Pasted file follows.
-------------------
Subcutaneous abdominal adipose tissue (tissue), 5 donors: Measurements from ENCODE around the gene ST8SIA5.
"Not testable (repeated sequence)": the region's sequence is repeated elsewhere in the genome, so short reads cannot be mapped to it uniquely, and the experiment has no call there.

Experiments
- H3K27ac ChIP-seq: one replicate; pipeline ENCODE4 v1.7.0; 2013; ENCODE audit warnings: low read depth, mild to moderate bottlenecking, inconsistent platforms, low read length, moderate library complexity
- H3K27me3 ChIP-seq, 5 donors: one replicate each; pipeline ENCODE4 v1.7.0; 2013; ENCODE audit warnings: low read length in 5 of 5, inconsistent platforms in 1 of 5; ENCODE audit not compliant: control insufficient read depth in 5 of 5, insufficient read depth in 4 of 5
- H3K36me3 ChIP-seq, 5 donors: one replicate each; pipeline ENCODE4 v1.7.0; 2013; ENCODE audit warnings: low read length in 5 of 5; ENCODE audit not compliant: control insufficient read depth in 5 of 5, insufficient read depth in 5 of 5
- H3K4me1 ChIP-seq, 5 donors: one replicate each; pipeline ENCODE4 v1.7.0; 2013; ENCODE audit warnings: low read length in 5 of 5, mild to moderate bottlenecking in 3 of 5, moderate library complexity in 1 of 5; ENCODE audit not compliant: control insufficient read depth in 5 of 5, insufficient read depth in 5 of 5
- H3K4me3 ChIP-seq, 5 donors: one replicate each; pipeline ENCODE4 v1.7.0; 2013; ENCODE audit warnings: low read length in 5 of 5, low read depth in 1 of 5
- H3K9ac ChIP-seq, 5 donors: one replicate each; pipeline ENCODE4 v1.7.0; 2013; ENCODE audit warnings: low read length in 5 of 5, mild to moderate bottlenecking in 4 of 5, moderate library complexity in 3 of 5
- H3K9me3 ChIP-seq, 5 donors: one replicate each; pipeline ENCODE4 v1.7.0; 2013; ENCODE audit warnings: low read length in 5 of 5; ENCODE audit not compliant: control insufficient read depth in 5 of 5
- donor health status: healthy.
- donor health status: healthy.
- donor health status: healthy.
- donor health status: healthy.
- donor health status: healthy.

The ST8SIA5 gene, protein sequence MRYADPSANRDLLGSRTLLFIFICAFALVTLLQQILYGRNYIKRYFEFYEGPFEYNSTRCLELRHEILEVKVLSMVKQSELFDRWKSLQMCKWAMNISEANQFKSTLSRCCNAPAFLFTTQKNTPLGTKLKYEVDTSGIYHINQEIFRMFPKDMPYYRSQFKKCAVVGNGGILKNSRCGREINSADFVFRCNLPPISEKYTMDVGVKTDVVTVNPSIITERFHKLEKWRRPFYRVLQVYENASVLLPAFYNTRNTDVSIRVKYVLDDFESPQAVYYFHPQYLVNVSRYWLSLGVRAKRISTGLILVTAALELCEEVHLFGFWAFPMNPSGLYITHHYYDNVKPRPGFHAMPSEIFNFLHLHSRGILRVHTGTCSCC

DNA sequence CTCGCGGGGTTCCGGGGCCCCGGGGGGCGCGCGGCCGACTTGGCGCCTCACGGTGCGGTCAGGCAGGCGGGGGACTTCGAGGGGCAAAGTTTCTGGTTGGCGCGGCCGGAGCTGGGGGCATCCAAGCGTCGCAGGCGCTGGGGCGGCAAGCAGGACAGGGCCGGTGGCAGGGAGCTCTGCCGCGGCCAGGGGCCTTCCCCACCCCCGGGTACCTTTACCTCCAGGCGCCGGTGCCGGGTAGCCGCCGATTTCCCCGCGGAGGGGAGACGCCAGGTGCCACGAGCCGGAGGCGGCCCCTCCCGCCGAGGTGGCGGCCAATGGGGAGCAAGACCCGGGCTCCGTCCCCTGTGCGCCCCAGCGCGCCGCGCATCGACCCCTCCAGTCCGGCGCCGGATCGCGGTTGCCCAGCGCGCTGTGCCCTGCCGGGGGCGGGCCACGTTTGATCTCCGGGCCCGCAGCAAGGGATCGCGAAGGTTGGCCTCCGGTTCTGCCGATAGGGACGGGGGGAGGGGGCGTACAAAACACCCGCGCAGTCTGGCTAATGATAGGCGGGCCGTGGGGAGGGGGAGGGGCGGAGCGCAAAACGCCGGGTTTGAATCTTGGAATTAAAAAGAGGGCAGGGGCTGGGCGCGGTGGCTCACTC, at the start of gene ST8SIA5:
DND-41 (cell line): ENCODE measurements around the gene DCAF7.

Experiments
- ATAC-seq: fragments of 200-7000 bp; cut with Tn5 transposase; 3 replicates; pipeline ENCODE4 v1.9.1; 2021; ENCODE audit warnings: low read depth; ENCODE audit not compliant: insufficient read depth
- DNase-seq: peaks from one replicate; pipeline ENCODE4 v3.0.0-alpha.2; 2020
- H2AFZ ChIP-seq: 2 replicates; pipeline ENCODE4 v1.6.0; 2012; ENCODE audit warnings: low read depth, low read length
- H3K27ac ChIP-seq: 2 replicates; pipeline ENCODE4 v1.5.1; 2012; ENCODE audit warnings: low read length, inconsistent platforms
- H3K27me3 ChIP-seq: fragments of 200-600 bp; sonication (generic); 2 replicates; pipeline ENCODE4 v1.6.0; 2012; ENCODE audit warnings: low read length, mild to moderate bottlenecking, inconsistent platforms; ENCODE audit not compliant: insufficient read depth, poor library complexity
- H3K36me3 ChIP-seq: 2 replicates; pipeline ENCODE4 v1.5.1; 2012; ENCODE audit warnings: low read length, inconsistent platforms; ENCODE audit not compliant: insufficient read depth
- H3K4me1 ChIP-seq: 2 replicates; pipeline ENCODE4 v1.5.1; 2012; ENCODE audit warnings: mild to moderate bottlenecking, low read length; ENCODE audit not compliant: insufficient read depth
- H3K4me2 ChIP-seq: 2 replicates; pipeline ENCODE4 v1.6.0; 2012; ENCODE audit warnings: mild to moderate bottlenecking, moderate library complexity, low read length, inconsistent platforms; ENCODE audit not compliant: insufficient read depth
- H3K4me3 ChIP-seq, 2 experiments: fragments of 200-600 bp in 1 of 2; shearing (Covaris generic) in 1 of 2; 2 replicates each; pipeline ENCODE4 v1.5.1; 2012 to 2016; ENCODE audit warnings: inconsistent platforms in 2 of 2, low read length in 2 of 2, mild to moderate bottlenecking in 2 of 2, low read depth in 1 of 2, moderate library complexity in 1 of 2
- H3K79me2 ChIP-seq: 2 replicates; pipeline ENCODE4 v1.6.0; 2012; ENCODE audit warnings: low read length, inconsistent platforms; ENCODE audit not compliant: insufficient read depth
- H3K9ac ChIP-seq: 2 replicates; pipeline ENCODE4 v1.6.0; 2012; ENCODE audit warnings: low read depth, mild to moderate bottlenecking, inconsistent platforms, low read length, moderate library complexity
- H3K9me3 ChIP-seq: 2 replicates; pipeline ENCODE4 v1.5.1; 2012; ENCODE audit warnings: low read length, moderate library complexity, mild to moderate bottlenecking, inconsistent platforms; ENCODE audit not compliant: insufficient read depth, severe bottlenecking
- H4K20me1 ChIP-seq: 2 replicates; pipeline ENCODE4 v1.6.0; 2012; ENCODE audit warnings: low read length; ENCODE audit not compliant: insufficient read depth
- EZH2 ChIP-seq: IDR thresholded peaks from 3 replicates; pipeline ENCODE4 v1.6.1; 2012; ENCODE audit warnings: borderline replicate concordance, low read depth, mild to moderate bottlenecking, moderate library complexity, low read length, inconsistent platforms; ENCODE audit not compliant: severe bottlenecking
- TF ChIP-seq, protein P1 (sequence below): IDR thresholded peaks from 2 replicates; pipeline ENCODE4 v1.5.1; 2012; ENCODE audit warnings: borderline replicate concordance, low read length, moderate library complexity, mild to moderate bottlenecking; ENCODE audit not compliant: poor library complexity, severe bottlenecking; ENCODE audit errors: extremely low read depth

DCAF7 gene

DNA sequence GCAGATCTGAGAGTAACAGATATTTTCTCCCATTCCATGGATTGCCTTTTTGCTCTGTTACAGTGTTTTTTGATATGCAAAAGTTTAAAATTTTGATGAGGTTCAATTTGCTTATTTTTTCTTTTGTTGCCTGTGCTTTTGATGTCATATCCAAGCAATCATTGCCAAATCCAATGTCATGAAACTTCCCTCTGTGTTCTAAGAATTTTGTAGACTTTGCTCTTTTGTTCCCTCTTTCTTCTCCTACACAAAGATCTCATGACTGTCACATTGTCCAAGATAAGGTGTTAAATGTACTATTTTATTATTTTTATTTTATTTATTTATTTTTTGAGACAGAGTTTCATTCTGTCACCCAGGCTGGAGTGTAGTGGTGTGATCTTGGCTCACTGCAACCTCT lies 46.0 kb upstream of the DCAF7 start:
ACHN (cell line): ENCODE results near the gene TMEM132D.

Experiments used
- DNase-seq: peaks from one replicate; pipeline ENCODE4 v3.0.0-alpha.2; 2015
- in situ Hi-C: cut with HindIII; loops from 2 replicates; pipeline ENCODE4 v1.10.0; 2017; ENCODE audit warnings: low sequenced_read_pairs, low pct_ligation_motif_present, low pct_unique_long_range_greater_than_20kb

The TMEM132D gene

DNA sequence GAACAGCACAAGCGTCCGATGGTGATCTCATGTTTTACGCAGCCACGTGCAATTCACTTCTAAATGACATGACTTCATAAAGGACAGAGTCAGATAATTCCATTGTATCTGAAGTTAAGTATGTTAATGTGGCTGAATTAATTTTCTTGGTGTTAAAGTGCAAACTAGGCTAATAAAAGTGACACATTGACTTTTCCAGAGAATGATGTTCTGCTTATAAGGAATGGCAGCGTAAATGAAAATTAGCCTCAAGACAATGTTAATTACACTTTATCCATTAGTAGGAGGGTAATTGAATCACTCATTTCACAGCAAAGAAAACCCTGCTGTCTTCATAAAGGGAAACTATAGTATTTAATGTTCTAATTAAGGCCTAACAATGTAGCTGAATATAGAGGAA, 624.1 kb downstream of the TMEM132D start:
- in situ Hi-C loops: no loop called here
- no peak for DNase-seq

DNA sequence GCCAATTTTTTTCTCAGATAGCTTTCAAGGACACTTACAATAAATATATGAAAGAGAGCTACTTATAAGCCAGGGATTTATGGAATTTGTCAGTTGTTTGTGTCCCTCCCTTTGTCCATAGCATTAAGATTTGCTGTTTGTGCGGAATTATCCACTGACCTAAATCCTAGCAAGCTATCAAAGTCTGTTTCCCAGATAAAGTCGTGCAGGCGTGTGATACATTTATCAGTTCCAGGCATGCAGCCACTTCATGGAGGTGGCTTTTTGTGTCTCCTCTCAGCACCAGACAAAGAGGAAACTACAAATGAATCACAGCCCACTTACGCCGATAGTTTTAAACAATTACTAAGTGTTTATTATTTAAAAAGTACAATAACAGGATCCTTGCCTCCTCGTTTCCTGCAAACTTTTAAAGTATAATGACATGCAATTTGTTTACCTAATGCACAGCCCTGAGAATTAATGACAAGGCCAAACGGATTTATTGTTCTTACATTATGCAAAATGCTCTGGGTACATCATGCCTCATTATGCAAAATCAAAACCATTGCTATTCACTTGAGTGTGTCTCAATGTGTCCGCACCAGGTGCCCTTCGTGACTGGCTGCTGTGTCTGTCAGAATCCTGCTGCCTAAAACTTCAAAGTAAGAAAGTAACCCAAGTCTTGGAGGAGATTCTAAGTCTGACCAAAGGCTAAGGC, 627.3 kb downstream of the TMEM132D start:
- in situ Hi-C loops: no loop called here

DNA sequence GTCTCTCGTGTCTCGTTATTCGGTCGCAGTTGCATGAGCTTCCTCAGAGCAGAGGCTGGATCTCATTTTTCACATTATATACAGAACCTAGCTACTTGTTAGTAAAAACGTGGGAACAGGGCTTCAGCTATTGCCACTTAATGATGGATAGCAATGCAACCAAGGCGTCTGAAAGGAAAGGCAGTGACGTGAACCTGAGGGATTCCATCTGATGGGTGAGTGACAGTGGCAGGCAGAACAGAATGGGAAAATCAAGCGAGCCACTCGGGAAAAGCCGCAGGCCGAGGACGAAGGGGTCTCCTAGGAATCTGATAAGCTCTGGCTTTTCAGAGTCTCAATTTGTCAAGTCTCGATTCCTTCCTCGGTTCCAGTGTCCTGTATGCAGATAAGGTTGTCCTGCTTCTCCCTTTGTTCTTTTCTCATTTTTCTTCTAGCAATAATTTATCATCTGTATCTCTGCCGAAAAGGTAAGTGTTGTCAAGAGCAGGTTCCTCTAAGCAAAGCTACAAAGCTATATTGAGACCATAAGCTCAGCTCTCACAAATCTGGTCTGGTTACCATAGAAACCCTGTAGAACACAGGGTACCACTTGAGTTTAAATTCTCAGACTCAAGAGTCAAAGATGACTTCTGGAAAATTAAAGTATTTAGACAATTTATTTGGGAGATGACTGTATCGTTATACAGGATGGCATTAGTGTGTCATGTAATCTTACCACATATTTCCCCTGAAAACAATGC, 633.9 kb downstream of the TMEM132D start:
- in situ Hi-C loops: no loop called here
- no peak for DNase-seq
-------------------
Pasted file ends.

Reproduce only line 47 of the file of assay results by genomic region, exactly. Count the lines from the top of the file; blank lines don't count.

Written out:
DNA sequence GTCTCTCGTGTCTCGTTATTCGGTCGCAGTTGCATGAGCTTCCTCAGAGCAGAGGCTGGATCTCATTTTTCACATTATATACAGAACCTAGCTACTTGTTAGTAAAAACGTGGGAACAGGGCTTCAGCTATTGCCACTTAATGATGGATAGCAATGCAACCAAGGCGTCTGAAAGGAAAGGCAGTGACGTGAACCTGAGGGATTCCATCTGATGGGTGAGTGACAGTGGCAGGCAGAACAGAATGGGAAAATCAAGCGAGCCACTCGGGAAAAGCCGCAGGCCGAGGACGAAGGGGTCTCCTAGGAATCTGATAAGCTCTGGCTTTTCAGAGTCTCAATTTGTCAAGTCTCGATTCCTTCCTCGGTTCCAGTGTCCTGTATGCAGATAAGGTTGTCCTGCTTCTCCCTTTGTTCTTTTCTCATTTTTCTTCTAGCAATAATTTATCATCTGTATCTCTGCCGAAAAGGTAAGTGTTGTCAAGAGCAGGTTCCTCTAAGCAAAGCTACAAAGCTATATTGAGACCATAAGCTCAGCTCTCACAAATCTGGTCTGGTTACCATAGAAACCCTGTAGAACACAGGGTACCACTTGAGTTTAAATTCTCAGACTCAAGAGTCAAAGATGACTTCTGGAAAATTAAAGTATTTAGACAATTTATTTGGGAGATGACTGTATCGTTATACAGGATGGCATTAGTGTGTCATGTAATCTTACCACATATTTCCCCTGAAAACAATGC, 633.9 kb downstream of the TMEM132D start: